Brin arrived into the UK on September the 15th around midday. I was at at school at the time when the text came in and I was able to share this news with the children who had also followed Brins story over the summer holidays.
The quarantine rang to say they would be collecting him in the afternoon and, once cleared, Brin would be finally on his way to Sussex to begin 6 months in their care.
Many people have opinions on quarantine, and I personally feel that for ‘domestic’ dogs this is a long time indeed. But, with Brin, I felt that this time would be beneficial in two ways. One, to get to know him and try to understand how he ‘ticks’ and two, for him to get to know me and to learn trust and commitment from a human who had decided never to let him down.
The quarantine was set in beautiful countryside and the people in charge, kind, caring and full of humour and there are stories I will share with you later.
On arriving (after getting very lost!) my husband and I waited as the paperwork was handed over. This folder contained everything to date concerning Brin and documented every stop/injection and medical check he had gone through to make it home.
It was all a bit of blur really as all I really wanted to see was if this little brown dog, who had been part of my life 24/7 for the past three months, really was real.
The noise became pretty deafening from all the dogs as we walked along the path toward the kennels. Faces, large and small, peered out over vast swathes of grasses waving in the wind.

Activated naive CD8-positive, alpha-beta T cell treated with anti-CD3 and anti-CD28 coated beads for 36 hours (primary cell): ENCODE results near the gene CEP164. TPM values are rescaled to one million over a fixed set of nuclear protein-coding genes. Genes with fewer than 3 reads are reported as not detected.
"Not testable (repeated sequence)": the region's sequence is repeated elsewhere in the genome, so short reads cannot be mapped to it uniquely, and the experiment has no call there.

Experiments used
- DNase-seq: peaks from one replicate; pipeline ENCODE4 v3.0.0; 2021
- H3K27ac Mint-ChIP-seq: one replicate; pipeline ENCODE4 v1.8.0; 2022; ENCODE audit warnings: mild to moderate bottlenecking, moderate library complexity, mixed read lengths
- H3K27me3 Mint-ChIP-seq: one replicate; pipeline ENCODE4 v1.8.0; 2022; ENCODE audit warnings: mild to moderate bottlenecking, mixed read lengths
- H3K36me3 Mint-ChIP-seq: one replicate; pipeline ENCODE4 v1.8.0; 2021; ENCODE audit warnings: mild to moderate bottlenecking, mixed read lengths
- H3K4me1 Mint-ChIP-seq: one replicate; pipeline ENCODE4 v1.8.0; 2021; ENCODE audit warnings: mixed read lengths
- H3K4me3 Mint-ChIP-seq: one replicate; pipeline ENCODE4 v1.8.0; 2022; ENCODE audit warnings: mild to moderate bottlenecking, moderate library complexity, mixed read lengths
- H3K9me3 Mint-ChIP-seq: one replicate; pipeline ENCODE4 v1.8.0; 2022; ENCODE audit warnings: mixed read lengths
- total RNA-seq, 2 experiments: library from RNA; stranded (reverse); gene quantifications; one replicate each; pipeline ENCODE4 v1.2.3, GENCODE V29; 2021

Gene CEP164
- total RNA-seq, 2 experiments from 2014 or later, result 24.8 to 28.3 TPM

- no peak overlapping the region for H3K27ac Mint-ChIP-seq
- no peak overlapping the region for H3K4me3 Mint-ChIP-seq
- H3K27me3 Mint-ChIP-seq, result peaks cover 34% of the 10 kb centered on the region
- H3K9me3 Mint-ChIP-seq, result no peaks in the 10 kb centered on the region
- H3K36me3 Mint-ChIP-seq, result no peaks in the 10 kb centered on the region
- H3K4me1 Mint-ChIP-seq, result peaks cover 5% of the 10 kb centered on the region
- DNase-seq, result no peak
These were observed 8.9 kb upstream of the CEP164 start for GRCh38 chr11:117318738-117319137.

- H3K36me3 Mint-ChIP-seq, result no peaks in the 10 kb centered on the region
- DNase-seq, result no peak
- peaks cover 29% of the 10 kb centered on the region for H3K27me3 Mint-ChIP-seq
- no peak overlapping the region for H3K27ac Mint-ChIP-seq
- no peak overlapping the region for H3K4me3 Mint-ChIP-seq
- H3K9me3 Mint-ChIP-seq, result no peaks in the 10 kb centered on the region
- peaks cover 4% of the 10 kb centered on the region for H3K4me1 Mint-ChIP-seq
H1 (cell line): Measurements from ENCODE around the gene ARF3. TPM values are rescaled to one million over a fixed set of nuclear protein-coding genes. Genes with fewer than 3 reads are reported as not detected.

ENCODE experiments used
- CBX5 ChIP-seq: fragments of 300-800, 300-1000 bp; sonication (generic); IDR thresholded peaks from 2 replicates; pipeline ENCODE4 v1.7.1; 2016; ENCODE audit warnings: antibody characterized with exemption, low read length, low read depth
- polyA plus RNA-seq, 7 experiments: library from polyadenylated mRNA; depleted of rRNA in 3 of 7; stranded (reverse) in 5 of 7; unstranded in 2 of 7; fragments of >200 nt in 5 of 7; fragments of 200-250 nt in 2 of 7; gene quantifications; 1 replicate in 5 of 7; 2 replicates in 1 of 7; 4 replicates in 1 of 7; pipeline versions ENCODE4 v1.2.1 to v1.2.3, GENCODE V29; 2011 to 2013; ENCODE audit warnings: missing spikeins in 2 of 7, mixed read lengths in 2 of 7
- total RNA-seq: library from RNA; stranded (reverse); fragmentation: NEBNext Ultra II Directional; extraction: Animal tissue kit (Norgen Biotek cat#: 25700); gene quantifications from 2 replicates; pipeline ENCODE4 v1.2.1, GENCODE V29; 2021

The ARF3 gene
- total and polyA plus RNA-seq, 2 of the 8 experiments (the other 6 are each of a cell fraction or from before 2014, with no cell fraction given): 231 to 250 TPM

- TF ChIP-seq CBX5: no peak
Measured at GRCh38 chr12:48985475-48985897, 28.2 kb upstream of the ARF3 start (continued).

Pointing to one kennel I could see two eyes staring that belonged to a small brown dog who remained totally calm despite all the chaos surrounding him. Those eyes I knew by heart. I had looked at them everyday.
The time came when the door to his kennel was to be opened and peering in I could see a dividing door from where I could see a shadow moving behind. I had already thought about how I should introduce myself and took up position to allow him to come to me and not the other way around. I had no idea really as to whether he would greet me, or bite me…but the time had come to find out.
Brin leapt though the door and immediately began wagging his tail. Back and forth he leapt though the door as if checking that his escape route was still there. Following him into the front part of the kennel we watched in wonder as this dog, who had made it so far, ran around greeting each and everyone of us as if he had known us for always.
He was extremely dusty and dirty but underneath all of this there seemed to be a river of colours just waiting to shine. His eyes were almost orange in colour and followed you everywhere. Brin allowed us to stroke him but only at arms length, for any closer he would back up and skip away on his rather short little ‘Queen Anne’ legs!
In a bag I had a toy. His first ever real dog toy. A small yellow fluffy dog had been donated, along with his first proper bed, from Pets at Home who had heard of his story and wanted to help. Brin’s reaction to the toy was one of pure wonder. The sound of the squeak sent him flying backwards with surprise and tentatively he stepped forward and took the toy gently from my hand.
To this day..this teddy remains intact and in his bed.